The friendliest ghost town in Alaska” and Hyder works hard to maintain that reputation. Spectacular scenery (available free to all visitors) as well as great fishing, eagles to watch and bears to photograph. How could you want more? Well, there is more to Hyder; the trip from one end of Main Street to the other can be an adventure in itself.
Hyder was originally named Portland City by the unlucky group stranded there by an unscrupulous promoter. He had lured them north with promises of gold and then left them in what was once the most desolate area in Alaska. The name was changed in 1914 to Hyder to honor geologist, F.B. Hyder. Hyder has always had a boom bust economy, and the local residents are philosophical because when it is good, it is very good.
There are a full range of services available in Hyder, with motels, restaurants bars and shops. There is also a post office, library and museum.There is no bank in Hyder.
Rainey Creek Campground
Things To Do
The Old Stone Storehouse erected by Captain D. Gillard when he explored Portland Canal in 1896. This storehouse is on the National (US) Register of Historic Sites. Thousands of pilings at tidewater in Hyder are reminders of the 1948 fire which destroyed the flourishing town that had been built over the ocean.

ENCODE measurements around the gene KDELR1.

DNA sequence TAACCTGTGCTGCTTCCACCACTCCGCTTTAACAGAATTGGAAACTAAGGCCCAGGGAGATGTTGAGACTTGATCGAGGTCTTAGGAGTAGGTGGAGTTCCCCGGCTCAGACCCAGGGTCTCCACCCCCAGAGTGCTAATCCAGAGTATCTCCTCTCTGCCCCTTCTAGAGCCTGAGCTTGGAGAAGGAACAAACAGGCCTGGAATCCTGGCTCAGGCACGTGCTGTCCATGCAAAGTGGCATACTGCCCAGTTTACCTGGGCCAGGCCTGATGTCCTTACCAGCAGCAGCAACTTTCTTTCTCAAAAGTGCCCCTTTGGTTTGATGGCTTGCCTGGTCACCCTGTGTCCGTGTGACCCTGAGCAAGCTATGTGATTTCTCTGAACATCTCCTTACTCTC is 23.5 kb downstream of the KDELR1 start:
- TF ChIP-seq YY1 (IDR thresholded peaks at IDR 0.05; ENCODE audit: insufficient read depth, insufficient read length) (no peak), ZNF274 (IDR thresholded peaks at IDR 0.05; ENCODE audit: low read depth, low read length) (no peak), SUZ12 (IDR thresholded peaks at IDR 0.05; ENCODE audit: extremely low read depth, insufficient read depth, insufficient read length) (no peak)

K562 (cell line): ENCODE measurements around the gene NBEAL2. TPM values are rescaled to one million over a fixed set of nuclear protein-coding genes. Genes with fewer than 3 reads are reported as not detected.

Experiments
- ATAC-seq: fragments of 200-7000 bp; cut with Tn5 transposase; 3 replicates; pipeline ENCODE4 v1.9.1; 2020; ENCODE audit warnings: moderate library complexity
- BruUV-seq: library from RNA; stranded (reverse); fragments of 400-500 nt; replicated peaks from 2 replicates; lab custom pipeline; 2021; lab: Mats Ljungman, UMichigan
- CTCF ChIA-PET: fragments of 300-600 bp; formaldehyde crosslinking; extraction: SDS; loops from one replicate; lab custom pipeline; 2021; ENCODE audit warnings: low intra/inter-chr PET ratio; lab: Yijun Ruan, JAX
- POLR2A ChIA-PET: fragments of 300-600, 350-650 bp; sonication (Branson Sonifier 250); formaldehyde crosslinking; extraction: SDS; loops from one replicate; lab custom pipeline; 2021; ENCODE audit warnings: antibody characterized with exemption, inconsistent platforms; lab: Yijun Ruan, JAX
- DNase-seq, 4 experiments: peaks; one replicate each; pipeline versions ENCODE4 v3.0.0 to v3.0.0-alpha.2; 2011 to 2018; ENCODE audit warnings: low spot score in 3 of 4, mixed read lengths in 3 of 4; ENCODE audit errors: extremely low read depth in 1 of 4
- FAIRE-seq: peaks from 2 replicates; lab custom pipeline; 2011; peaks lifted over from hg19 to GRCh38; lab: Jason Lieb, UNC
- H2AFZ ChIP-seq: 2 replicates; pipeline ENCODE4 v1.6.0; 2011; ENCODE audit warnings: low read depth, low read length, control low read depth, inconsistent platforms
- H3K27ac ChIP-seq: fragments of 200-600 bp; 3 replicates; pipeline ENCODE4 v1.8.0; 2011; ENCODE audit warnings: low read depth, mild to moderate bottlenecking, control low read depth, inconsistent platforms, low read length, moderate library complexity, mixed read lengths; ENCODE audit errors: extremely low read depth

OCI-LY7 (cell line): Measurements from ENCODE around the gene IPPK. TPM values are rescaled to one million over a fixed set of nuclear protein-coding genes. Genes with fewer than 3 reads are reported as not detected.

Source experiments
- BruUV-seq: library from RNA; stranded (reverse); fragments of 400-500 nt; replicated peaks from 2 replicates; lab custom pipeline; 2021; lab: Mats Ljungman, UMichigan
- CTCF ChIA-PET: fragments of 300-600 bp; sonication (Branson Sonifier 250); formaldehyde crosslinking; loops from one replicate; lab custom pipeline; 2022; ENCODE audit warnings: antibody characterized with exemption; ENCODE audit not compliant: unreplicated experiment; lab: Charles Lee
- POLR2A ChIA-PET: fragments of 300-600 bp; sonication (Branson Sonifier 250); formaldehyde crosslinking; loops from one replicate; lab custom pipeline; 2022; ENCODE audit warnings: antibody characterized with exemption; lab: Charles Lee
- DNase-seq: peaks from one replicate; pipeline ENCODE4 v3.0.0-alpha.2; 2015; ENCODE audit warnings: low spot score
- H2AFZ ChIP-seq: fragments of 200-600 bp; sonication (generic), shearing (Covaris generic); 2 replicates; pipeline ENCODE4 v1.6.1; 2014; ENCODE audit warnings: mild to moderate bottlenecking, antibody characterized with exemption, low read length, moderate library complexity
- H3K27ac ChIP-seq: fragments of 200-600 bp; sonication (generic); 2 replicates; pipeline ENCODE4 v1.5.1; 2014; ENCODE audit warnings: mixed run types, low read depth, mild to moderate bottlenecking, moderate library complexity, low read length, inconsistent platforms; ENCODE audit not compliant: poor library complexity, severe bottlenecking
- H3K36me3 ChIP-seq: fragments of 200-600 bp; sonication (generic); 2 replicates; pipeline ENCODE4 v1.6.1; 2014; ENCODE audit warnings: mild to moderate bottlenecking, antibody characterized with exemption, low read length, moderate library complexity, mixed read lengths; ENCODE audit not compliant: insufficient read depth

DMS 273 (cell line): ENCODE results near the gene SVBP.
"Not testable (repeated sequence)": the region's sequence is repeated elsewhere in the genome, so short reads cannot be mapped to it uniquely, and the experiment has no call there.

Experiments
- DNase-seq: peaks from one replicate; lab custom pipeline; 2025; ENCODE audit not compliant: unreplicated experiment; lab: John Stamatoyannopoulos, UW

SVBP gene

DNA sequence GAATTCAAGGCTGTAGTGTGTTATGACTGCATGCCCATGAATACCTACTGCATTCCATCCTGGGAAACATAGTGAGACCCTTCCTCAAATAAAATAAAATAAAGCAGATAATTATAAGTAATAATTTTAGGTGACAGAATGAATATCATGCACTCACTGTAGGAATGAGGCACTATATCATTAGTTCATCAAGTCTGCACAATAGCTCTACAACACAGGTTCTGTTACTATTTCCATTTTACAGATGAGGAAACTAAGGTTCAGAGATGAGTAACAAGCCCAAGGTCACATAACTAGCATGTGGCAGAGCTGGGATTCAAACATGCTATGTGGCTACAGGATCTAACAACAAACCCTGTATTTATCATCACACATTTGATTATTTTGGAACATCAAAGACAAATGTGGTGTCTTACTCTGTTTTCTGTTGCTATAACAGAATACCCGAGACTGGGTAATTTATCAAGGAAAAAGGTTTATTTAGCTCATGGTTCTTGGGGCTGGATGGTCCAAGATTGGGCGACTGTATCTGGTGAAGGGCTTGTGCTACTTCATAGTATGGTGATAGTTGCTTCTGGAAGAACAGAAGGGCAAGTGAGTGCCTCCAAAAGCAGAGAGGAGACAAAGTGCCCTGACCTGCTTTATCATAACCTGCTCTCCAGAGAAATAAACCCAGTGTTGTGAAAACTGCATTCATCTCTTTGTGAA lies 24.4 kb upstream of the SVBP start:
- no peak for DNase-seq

Fish Creek Wildlife Viewing Area. End of July to mid-September the creek is filled with salmon, . A viewing platform excellent for bear watching.
As tourism increases to Alaska and the Yukon, many of the qualities that attracted the original visitors are lost. Stewart BC and Hyder still have all the good things and have not been “commercialized".